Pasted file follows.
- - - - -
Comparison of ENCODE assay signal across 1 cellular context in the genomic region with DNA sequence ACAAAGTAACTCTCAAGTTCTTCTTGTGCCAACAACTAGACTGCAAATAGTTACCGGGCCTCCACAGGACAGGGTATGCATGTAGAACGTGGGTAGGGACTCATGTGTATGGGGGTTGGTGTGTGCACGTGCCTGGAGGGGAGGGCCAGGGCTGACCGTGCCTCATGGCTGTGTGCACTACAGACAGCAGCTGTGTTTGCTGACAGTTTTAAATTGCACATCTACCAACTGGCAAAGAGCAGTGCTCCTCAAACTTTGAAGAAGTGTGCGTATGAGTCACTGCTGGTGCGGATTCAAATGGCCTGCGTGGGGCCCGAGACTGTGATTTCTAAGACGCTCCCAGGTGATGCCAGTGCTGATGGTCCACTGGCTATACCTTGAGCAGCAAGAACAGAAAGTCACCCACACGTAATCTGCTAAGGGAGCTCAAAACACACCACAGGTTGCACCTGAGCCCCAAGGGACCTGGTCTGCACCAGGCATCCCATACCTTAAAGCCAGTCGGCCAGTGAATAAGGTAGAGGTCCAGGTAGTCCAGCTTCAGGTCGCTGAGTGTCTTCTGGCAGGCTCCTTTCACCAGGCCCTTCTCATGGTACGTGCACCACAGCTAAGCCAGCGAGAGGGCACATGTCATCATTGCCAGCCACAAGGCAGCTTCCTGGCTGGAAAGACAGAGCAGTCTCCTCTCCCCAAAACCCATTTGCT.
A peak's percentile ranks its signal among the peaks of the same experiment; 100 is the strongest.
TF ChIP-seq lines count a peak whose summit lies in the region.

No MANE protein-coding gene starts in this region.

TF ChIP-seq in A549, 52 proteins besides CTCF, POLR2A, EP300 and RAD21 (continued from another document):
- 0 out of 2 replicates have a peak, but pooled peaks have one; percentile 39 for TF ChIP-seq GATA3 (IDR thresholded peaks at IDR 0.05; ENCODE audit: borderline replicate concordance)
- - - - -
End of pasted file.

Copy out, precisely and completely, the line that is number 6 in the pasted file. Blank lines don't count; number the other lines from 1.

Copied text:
- 0 out of 2 replicates have a peak, but pooled peaks have one; percentile 39 for TF ChIP-seq GATA3 (IDR thresholded peaks at IDR 0.05; ENCODE audit: borderline replicate concordance)